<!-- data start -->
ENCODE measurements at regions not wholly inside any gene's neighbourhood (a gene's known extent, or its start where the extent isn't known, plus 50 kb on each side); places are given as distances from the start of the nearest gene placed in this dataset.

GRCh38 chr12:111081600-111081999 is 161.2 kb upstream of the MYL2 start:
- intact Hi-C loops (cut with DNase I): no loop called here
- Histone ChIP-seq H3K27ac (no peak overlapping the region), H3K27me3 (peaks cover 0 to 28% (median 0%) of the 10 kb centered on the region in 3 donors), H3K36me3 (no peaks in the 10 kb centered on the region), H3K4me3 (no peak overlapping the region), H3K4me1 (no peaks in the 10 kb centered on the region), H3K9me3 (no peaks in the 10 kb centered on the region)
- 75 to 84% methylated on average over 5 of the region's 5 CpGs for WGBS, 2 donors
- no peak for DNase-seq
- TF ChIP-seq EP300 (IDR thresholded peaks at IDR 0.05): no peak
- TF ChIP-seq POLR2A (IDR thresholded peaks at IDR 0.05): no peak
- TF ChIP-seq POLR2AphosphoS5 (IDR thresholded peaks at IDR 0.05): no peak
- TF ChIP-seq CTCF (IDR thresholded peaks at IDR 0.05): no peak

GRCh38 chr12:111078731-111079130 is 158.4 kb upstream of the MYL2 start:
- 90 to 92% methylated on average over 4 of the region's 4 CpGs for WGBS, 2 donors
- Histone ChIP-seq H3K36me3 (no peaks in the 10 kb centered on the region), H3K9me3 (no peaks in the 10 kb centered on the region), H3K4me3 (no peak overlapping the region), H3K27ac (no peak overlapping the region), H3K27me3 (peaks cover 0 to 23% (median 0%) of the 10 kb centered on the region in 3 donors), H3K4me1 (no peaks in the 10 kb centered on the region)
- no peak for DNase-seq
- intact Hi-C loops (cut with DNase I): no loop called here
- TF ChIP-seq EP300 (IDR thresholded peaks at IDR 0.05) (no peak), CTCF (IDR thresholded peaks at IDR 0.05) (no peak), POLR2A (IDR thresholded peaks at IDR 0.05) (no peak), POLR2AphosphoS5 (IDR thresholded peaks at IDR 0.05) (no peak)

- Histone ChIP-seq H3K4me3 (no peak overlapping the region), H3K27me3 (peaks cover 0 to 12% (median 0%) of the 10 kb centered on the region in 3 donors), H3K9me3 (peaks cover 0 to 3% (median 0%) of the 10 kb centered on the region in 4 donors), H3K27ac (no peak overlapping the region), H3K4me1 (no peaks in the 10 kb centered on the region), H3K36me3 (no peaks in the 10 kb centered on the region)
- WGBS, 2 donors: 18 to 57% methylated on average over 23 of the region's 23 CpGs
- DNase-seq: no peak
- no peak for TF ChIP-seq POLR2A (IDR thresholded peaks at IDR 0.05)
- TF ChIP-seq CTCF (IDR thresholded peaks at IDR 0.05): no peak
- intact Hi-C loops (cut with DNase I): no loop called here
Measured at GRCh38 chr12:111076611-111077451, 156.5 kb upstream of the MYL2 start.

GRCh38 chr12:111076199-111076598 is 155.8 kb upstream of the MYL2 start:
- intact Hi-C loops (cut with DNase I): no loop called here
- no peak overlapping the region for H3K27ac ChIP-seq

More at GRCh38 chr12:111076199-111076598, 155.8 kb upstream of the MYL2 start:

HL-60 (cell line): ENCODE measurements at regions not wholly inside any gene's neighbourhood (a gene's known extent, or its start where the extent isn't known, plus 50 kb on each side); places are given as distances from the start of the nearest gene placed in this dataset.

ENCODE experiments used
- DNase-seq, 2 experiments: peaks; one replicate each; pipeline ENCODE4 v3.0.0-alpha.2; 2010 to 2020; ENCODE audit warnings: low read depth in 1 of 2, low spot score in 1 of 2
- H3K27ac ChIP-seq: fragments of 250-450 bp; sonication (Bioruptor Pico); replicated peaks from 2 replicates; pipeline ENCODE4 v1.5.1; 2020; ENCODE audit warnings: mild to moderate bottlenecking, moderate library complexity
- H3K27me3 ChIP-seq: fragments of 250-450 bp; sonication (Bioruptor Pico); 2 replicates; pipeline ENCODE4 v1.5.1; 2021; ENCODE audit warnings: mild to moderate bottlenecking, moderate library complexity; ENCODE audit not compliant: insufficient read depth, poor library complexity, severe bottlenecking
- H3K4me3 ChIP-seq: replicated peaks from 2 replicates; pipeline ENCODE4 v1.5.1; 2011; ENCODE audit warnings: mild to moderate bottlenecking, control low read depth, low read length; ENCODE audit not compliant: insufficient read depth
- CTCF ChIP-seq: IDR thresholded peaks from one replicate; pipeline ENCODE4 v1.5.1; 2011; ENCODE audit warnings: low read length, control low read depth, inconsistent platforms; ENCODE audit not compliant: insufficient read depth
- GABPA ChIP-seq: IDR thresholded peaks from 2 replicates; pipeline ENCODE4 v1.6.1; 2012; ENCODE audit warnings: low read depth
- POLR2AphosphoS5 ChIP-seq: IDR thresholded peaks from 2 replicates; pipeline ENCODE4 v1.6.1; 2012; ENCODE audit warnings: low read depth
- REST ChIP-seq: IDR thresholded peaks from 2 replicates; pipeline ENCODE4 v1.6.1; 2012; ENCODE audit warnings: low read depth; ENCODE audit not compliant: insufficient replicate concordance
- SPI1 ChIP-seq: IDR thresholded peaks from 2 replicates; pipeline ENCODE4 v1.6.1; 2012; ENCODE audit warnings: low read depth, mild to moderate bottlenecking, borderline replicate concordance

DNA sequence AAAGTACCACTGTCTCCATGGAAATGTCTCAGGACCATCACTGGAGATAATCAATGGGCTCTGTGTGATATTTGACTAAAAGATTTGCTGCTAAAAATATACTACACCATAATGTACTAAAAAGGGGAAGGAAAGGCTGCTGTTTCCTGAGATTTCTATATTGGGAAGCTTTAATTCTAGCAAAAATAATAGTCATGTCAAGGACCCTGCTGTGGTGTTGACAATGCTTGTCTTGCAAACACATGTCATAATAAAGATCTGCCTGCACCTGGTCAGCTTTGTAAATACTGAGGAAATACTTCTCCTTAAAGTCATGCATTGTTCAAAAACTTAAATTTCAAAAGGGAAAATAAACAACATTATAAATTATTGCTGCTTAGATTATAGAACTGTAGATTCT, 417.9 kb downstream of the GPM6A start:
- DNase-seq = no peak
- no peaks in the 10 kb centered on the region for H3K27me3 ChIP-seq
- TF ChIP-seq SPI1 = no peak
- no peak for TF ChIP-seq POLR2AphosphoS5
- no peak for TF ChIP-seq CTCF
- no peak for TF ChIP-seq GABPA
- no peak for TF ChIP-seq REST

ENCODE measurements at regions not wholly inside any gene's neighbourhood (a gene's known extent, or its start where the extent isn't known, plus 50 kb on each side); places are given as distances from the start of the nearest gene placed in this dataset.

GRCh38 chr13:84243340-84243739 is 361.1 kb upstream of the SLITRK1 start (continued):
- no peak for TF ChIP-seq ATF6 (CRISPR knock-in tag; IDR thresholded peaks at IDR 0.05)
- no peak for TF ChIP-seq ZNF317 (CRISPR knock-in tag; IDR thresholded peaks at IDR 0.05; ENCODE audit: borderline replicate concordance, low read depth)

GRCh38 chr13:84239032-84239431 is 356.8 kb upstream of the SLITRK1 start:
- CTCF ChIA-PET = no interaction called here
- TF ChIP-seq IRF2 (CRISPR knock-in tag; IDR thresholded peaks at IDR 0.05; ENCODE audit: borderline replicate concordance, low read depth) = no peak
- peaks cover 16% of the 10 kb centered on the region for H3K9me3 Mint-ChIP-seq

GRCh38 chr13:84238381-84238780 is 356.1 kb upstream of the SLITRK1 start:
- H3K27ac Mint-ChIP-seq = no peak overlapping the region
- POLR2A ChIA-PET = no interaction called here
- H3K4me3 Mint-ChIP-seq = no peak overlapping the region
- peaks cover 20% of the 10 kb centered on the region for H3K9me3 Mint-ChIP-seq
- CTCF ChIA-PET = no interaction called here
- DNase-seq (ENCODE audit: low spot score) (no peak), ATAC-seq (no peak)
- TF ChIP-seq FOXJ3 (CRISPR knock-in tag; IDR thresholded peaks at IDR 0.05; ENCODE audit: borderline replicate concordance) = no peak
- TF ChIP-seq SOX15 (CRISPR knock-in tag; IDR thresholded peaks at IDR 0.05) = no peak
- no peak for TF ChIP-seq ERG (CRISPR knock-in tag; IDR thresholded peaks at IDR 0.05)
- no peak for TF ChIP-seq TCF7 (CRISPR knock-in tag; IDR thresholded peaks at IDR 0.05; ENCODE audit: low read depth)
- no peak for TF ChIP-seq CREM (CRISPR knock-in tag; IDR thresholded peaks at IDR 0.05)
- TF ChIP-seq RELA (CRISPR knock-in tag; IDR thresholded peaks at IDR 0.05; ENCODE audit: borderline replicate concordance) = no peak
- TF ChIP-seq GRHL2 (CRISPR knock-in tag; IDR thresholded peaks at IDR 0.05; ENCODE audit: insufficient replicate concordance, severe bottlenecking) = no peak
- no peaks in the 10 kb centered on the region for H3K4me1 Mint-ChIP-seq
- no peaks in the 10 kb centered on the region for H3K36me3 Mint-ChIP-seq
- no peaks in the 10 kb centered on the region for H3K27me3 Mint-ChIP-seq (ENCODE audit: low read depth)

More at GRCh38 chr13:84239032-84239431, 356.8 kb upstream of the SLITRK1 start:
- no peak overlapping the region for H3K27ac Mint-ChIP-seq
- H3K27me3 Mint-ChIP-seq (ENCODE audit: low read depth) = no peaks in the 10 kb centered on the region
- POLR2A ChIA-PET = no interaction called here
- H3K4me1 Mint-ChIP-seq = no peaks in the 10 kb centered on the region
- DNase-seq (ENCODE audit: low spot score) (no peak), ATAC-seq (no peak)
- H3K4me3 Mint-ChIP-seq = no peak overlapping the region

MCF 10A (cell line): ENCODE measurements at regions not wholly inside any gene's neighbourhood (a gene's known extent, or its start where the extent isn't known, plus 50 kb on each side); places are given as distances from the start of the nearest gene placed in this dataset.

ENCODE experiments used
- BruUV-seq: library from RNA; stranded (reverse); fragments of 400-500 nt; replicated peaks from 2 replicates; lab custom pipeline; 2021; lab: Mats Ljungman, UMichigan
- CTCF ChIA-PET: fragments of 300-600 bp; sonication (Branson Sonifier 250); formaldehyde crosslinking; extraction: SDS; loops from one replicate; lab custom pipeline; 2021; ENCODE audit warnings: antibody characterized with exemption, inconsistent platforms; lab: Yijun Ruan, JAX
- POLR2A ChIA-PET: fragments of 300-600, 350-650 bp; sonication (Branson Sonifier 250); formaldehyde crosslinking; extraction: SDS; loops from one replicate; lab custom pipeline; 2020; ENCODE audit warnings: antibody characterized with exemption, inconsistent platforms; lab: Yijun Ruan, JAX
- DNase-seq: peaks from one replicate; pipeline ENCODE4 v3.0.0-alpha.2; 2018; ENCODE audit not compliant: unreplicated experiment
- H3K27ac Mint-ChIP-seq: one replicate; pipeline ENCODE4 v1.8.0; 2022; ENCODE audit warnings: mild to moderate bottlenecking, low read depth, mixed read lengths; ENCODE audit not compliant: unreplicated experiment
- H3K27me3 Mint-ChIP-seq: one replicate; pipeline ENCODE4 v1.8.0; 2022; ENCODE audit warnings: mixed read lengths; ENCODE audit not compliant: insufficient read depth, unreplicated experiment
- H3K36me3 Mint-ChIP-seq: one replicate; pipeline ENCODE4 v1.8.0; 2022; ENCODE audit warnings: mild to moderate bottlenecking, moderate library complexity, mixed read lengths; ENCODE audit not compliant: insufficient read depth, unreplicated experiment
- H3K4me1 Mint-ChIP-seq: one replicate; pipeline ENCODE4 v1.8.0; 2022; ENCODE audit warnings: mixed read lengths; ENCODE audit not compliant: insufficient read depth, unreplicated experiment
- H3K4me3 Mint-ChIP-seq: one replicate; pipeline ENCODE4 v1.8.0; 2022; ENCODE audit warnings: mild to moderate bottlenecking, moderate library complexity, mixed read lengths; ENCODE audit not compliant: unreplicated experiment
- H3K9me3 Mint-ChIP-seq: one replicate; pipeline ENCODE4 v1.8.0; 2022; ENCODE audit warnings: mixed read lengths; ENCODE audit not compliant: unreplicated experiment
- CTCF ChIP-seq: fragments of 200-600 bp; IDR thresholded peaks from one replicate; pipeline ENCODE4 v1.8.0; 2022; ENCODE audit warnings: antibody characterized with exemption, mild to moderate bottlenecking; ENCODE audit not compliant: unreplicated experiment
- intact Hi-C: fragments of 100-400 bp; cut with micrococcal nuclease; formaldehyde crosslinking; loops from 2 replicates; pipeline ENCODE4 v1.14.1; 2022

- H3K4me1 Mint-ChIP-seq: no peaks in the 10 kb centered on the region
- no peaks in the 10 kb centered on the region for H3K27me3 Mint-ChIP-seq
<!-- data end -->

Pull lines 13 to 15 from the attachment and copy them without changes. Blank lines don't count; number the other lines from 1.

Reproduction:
- Histone ChIP-seq H3K36me3 (no peaks in the 10 kb centered on the region), H3K9me3 (no peaks in the 10 kb centered on the region), H3K4me3 (no peak overlapping the region), H3K27ac (no peak overlapping the region), H3K27me3 (peaks cover 0 to 23% (median 0%) of the 10 kb centered on the region in 3 donors), H3K4me1 (no peaks in the 10 kb centered on the region)
- no peak for DNase-seq
- intact Hi-C loops (cut with DNase I): no loop called here